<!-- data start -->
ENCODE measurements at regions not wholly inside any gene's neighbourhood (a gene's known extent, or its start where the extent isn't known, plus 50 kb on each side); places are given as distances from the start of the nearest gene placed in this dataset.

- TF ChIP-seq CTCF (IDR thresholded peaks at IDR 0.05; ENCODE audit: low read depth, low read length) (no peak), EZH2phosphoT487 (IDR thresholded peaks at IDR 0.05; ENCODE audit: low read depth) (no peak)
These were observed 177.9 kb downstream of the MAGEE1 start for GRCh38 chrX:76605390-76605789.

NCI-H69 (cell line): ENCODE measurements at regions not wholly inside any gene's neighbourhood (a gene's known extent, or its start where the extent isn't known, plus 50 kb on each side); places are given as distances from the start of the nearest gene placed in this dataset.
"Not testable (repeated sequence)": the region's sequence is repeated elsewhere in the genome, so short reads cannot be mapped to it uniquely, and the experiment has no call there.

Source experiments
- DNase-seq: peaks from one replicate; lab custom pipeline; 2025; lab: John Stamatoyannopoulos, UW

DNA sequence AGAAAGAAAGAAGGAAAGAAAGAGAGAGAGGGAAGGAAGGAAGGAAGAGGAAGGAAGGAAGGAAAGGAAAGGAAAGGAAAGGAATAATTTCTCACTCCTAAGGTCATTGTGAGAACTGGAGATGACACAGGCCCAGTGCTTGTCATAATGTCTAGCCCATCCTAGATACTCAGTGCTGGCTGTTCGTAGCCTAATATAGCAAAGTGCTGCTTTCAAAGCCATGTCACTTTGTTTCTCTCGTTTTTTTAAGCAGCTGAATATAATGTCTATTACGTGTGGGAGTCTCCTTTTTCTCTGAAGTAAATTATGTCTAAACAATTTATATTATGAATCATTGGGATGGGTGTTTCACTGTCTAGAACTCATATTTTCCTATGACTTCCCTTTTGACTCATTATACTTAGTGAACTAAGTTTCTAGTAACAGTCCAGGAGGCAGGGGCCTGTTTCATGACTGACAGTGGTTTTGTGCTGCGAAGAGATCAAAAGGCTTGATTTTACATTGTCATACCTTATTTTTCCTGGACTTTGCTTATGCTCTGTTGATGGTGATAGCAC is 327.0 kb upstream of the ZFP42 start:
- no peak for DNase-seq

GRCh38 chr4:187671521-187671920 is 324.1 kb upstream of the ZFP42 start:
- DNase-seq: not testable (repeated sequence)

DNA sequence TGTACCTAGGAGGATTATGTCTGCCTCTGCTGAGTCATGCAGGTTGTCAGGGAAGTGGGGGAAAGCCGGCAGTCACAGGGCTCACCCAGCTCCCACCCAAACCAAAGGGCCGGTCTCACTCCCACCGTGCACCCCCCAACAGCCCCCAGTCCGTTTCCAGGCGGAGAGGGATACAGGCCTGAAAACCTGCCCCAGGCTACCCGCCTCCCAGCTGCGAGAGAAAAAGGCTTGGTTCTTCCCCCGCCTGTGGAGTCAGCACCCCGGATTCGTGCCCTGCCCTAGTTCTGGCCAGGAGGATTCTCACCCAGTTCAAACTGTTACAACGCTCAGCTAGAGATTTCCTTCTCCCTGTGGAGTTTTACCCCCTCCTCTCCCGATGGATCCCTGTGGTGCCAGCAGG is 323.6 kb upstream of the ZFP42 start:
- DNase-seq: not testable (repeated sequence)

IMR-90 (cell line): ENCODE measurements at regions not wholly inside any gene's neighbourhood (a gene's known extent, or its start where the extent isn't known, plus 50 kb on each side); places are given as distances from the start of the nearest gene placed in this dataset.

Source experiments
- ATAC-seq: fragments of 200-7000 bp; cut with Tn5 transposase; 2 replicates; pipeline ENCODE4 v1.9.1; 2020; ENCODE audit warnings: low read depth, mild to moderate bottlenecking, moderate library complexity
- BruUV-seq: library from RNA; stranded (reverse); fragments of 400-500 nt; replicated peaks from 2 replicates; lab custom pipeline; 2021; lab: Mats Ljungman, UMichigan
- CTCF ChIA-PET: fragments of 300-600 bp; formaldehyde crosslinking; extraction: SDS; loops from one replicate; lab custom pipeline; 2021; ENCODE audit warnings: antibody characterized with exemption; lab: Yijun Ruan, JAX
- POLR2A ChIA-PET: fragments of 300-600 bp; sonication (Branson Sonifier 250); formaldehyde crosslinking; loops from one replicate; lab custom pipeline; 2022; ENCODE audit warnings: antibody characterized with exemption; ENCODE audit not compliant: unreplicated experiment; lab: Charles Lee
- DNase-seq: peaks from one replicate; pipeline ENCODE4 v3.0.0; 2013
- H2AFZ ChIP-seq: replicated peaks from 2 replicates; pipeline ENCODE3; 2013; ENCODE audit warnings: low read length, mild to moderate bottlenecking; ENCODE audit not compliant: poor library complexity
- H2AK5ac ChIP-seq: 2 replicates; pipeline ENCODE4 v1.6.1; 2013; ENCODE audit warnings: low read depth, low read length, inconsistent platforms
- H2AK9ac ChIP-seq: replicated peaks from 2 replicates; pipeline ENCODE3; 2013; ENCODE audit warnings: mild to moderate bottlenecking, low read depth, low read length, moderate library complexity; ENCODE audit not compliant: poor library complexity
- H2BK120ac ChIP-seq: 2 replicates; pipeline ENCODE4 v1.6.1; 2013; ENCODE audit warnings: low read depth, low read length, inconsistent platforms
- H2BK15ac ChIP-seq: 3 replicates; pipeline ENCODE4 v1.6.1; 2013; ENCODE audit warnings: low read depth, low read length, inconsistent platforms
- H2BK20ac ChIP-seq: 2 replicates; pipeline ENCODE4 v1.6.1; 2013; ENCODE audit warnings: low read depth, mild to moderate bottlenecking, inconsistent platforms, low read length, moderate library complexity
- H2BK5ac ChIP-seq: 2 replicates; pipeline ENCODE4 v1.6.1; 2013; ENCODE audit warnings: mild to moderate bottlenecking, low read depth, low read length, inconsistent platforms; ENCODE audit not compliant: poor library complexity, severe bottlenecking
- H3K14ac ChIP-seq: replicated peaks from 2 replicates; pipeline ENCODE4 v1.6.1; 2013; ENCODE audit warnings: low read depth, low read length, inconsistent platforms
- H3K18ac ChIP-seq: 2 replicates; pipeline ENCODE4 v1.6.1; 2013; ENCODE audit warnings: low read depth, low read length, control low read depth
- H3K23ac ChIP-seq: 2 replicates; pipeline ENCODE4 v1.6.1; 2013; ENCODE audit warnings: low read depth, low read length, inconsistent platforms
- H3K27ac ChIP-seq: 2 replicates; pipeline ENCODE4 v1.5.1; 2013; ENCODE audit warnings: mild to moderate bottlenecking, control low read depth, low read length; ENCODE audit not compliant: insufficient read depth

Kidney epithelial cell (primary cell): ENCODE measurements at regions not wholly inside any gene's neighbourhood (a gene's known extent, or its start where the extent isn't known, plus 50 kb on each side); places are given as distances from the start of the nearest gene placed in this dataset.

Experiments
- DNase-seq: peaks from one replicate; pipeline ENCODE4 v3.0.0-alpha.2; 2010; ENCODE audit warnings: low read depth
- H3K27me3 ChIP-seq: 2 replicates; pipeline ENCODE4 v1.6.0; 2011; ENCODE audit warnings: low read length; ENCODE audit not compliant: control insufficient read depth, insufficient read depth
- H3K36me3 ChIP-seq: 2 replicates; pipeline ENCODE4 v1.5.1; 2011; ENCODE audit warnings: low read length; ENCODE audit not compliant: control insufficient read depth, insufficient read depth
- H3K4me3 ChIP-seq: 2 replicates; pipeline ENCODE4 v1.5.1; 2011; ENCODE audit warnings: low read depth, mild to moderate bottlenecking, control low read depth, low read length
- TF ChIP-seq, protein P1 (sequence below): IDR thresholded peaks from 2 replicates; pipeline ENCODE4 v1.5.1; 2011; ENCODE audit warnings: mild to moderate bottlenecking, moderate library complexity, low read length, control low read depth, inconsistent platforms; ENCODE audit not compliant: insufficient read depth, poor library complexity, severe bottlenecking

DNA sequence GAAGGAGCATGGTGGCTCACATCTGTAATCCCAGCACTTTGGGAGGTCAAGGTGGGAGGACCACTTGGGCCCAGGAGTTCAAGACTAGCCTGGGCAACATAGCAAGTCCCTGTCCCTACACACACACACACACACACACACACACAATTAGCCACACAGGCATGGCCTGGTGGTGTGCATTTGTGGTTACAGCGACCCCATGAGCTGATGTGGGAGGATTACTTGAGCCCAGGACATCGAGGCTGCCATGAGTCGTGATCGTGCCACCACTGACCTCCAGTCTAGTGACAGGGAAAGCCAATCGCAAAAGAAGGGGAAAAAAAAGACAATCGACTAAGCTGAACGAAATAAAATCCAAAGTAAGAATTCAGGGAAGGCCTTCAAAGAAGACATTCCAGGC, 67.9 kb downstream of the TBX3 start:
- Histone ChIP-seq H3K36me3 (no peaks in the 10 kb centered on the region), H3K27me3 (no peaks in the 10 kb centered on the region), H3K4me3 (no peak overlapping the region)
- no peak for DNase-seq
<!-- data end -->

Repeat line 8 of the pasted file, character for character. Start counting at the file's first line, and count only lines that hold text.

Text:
DNA sequence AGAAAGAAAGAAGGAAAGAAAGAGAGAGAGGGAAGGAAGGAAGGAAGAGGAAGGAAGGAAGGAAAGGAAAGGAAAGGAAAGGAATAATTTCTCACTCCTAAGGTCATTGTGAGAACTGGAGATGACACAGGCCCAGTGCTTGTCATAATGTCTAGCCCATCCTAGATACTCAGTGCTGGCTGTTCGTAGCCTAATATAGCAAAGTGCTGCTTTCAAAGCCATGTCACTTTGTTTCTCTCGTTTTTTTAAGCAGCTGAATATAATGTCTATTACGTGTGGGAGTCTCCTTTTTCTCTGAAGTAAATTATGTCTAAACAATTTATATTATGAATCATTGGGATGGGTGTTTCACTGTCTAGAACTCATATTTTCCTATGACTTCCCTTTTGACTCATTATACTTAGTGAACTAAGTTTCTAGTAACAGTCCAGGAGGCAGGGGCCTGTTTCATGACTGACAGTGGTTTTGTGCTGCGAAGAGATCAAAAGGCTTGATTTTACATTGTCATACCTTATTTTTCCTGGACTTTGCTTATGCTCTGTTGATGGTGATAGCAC is 327.0 kb upstream of the ZFP42 start: